Regarding former studies having carried out thematically comparable investigations, it is important to mention that, in most other studies, the presence and not the severity of peri-implant mucositis has been measured and analyzed.

Matarazzo et al. also investigated the severity of peri-implant diseases but defined only severe peri-implantitis by the extent of marginal bone loss and therefore focused fewer on the severity of peri-implant mucositis. However, also peri-implantitis is characterized by mucosal inflammation and therefore makes the results of Matarazzo et al. considerable at this point. In accordance with our results, they showed a significant association between the event peri-implantitis and male gender, maxillary implants, an increased number of implants and a width of KM < 2 mm [4].

Other studies verified a significant association between a reduced width of KM and peri-implant disease though the cutoff points determining the sufficiency of KM varies among the studies [28, 30, 32]. Compatible to our results, Ueno et al. found a statistical relation between a reduced width of KM (< 2 mm) and PD, BoP, and presence of plaque. Interestingly, the authors could not confirm the results mentioned above for a reduced width of keratinized gingiva (< 2 mm) around periodontal tissues giving evidence that the significant relation between a reduced width of KM and signs of peri-implant mucositis is restricted on implants and is not transferable to natural teeth [28].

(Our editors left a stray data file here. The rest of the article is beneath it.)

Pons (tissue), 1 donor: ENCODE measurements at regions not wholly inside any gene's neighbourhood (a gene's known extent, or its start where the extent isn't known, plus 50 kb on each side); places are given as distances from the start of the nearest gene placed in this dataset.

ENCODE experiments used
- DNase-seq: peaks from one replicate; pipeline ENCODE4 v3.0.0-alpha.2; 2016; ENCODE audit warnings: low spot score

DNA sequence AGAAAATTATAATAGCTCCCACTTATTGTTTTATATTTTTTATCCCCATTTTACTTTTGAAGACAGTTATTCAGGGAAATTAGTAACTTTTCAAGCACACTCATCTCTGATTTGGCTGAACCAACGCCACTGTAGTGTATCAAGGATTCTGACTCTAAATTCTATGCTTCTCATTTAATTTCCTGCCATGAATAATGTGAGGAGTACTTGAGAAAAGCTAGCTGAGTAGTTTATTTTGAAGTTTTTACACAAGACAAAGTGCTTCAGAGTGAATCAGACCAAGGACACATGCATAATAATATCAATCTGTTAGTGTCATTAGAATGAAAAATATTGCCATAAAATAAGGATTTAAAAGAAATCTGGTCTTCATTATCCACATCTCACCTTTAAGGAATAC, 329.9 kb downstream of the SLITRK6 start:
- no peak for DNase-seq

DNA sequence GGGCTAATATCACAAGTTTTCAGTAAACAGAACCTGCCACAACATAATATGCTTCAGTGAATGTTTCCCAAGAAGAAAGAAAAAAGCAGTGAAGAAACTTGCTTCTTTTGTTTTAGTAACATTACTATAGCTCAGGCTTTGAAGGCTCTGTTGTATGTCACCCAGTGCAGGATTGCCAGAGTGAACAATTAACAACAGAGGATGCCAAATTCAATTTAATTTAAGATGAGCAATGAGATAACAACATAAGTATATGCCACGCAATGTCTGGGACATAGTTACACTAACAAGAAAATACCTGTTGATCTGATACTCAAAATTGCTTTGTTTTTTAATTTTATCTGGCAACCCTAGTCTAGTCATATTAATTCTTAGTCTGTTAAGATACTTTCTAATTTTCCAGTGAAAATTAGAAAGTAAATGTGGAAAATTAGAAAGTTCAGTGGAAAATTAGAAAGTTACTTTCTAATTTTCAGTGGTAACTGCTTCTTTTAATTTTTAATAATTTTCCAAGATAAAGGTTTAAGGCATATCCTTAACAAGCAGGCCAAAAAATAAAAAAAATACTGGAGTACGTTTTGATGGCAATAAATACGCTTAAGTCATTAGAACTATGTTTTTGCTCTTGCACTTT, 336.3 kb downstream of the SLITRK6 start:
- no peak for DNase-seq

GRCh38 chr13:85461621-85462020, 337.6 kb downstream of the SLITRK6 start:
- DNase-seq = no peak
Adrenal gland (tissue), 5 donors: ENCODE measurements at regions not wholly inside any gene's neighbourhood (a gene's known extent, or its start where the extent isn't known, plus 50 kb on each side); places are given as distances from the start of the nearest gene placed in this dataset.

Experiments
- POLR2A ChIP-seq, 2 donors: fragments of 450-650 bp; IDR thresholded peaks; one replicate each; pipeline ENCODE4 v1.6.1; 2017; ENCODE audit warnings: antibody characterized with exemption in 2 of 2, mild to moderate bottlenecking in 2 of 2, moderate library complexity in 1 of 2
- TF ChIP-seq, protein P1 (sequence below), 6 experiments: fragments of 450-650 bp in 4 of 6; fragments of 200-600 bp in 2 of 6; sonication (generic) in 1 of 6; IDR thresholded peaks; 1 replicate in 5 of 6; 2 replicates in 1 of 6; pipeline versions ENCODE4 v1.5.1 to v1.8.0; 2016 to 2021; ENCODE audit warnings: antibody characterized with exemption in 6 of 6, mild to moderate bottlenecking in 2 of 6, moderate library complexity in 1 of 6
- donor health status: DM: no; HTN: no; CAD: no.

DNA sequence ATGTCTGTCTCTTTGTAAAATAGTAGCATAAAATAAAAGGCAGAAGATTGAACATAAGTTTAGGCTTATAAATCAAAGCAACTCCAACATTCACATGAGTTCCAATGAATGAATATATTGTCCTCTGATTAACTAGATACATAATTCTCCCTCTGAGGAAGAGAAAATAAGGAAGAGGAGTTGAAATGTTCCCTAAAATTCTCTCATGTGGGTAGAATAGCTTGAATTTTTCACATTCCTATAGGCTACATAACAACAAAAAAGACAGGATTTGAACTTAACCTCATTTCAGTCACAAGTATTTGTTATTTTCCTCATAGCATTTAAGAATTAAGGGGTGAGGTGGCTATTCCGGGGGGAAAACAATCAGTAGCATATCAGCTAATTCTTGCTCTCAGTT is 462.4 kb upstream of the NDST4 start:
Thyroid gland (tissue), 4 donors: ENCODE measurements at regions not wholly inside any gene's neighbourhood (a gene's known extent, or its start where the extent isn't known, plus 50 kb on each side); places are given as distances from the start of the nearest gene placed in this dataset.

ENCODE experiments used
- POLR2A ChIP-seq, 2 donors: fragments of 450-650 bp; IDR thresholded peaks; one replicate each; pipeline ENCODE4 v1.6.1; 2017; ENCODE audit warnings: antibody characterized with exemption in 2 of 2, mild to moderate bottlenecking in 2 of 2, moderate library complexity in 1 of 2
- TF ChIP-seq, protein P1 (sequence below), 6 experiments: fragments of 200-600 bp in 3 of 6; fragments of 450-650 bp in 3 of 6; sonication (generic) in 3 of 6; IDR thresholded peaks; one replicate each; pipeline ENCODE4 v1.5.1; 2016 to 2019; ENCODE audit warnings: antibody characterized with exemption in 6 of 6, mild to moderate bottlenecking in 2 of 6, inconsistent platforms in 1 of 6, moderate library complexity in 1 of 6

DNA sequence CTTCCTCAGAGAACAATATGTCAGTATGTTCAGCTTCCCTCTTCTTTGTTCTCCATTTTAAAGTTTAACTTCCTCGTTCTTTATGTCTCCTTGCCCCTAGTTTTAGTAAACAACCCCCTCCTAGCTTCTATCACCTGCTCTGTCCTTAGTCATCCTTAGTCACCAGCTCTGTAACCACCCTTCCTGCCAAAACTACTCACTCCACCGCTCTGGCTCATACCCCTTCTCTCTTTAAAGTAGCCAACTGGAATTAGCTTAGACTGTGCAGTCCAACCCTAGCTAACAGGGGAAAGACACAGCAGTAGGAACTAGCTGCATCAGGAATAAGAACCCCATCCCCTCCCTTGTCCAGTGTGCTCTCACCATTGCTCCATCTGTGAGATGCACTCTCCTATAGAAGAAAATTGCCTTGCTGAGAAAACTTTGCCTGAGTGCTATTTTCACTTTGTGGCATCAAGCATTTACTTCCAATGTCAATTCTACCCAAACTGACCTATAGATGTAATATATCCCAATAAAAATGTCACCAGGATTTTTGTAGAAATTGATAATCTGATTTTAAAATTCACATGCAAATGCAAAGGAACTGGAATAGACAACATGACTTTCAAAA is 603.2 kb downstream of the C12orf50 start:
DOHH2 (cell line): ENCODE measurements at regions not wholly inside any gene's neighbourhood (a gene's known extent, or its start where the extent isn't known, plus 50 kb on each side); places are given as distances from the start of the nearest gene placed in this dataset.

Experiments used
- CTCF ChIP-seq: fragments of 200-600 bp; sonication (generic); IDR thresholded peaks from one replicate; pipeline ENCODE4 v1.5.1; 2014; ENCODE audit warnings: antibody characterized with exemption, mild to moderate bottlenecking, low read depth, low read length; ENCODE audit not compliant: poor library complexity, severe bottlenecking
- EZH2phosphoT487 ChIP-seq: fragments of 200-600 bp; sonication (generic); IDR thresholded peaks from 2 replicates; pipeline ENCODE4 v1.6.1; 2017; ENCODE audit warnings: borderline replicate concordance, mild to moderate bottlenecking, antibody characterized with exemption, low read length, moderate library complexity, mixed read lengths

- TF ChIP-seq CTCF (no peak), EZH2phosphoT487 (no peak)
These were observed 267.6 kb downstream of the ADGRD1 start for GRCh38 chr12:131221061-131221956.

However, different authors have investigated the effect of the presence of KM on peri-implant mucositis and found even contradictory events [9, 33]. Ross-Jansåker et al. stated that the presence of KM is statistically significantly associated with peri-implant mucositis. In this context, it is important to keep in mind that peri-implant mucositis was defined in their study as the presence of BoP and PD ≥ 4 mm. Considering the general consensus among many authors that a reduced band of KM is associated with mucosal recession and therefore prohibiting mucosal pocket formation, the different case definition in that study requiring an increased PD for the assessment of peri-implant mucositis may be explanatory for contradictory results.